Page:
Background/introduction National standards recommend eighty percent of new sexual health patients should have an HIV test. Thames Valley data from 2013 highlighted lower uptake of HIV testing in the region’s only integrated sexual health service (SHS) compared to two local non-integrated services.
Aim(s)/objectives This audit measured differences in HIV testing uptake between genitourinary (GU) and contraception consultations in an integrated SHS and assessed the impact of a publicity campaign.
Methods SHHAPT codes and demographics were collected from all new patients over two weeks; non-coded patients were excluded. Retrospective case-note review differentiated GU from contraception presentations. ‘National HIV testing week’ posters were displayed in week 2. Data were analysed in Microsoft Excel.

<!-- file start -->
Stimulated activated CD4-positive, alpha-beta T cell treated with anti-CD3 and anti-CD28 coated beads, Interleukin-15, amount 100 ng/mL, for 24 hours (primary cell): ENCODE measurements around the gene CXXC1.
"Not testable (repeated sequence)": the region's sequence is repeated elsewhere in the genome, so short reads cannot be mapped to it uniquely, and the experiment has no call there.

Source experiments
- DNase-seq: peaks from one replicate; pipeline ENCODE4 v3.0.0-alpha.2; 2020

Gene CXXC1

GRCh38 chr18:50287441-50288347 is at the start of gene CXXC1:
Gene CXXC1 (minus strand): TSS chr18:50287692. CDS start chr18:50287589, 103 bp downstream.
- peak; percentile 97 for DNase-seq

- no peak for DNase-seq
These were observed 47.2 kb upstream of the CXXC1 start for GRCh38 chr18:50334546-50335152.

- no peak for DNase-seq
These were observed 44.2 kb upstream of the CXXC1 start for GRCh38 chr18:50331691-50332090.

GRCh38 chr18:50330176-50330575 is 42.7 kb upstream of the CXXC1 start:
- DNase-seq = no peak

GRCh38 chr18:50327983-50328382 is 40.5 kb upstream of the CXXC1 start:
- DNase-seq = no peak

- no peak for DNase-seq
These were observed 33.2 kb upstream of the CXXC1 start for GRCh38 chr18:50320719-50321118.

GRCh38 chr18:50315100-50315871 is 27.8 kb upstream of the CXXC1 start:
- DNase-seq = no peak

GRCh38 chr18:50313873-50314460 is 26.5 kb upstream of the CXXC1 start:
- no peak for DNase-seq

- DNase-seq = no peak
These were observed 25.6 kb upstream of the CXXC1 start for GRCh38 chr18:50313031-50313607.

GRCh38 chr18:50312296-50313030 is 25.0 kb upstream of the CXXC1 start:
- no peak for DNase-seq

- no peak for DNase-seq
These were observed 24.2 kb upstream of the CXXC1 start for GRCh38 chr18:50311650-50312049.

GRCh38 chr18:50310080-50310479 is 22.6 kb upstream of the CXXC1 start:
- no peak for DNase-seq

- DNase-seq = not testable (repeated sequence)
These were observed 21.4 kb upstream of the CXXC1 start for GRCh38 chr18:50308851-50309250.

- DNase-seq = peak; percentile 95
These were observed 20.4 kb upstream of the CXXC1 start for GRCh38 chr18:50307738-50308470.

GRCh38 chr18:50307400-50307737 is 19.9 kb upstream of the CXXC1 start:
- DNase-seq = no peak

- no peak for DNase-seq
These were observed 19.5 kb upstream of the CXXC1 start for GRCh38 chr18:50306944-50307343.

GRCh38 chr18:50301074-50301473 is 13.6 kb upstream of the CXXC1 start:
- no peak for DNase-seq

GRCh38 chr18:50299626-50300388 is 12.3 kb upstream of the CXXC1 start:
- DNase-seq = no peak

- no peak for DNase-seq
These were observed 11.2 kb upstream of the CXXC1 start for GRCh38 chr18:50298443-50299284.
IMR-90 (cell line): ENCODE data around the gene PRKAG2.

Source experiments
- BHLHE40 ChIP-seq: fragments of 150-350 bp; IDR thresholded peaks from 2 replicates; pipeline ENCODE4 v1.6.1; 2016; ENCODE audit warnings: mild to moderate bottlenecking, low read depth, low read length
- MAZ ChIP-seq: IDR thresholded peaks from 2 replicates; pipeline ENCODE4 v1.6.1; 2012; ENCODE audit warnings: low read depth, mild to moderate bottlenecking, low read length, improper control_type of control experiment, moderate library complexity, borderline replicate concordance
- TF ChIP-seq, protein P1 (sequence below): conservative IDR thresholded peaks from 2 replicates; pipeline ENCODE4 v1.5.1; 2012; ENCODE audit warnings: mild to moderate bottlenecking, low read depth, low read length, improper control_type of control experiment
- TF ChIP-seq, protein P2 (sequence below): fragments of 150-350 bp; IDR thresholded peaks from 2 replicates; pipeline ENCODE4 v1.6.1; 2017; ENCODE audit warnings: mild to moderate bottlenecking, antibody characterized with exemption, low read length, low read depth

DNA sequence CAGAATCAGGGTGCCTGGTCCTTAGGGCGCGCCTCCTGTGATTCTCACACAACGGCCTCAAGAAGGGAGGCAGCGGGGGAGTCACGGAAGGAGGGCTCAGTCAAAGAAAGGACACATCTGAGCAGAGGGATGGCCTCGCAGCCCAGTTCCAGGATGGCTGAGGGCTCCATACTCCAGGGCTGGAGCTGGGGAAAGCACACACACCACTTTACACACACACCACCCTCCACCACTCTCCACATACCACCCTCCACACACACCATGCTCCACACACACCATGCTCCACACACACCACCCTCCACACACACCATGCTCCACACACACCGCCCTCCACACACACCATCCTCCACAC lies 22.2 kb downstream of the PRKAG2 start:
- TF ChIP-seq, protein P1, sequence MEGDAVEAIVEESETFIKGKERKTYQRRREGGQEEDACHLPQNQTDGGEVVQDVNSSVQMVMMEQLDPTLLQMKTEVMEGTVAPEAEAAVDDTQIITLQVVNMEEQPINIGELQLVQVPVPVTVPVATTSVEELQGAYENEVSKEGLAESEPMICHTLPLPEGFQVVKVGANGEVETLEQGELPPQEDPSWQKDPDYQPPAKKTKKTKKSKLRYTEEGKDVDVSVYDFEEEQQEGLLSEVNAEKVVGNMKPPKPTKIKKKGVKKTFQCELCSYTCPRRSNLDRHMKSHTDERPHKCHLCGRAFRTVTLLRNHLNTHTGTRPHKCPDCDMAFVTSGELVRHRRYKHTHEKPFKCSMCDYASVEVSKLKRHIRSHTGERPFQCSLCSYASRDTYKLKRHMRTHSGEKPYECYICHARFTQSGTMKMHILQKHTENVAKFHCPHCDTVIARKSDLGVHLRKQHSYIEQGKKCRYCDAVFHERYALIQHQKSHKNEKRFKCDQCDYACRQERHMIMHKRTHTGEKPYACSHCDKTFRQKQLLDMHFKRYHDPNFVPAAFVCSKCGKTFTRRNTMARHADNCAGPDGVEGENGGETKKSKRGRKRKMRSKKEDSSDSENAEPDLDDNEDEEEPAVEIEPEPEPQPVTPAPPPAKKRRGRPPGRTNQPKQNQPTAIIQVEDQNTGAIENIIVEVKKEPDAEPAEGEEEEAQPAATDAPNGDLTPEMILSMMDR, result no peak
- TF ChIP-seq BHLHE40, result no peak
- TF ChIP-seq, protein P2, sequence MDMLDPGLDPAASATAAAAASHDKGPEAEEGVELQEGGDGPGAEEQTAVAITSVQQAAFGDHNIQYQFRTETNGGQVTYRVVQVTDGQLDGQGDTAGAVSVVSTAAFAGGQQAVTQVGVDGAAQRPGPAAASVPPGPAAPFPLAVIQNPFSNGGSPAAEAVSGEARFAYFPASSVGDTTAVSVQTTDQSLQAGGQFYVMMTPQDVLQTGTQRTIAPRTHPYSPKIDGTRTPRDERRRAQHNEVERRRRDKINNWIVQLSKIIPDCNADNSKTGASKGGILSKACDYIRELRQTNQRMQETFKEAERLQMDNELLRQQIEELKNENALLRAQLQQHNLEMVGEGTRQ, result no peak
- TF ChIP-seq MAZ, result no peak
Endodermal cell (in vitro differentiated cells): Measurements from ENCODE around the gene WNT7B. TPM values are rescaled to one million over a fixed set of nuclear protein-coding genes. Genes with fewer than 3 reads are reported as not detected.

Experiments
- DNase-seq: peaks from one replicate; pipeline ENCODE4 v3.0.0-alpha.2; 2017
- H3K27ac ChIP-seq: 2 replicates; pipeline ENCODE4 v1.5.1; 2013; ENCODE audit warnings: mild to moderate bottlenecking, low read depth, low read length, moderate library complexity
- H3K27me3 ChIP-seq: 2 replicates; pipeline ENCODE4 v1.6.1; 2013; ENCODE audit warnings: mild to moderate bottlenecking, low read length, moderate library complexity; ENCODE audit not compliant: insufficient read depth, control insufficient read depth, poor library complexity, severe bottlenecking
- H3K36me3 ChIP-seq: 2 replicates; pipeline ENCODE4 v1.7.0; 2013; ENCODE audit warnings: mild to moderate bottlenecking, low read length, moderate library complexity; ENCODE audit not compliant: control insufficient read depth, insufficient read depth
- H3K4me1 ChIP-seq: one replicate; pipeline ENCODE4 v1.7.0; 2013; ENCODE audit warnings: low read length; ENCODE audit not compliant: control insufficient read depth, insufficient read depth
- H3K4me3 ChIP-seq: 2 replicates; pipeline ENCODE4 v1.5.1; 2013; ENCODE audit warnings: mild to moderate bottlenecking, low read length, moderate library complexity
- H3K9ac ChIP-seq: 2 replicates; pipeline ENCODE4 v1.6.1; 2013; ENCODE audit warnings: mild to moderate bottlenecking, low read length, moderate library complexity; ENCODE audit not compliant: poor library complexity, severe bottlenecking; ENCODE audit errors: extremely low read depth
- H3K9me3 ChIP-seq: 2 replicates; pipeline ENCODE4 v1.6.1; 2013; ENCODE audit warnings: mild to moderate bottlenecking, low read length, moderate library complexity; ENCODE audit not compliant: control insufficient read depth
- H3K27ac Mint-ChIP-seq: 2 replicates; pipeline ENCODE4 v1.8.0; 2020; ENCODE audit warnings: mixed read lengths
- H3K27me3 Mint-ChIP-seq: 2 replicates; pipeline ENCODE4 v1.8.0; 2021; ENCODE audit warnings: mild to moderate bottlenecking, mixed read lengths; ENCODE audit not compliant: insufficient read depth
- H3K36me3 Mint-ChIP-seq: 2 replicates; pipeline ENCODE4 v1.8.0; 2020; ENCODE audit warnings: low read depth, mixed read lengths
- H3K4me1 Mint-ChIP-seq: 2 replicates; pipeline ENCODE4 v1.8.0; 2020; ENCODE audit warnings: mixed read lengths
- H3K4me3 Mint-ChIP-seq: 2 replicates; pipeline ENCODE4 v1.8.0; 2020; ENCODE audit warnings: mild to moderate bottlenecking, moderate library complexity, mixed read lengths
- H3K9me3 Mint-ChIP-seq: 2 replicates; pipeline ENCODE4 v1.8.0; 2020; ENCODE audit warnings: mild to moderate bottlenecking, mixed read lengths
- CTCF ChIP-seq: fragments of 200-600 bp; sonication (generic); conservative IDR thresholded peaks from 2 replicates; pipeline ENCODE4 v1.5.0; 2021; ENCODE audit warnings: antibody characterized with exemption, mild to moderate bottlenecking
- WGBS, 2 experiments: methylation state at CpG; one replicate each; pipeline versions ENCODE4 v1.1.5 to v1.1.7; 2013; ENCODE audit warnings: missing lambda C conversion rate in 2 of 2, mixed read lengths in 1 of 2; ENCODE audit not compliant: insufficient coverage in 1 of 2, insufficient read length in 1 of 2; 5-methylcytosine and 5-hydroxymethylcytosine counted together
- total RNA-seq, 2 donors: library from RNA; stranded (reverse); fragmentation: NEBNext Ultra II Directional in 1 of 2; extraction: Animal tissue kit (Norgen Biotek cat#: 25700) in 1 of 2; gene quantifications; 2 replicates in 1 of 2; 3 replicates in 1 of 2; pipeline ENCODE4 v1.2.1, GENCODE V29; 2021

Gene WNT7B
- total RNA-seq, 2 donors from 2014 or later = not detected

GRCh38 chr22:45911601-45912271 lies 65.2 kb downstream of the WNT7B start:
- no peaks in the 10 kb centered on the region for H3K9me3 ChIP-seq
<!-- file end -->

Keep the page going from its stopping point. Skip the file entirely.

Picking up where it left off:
Results Total sample size was 205 patients (week 1, N = 114, week 2, N = 91). 63% were female and 96% heterosexual. Age range was 14 to 83 (mean 31, standard deviation 13), with 36 countries of birth. Patients presented for GU issues (N = 126; 61%), contraception (N = 67; 33%) and combined (N = 12; 6%). HIV uptake differed between GU and contraception groups (81% v 30%). Between weeks 1 and 2, testing uptake increased by 4.5% in the total population and 10.6% in the GU group with minimal change in the contraception group.
Discussion/conclusion HIV testing uptake is higher in GU presentations compared to contraception presentations. This large discrepancy impacts overall testing figures. A publicity campaign may have increased GU uptake but had no impact on contraception consultations. Targeted education and opt out testing should be considered in integrated services.
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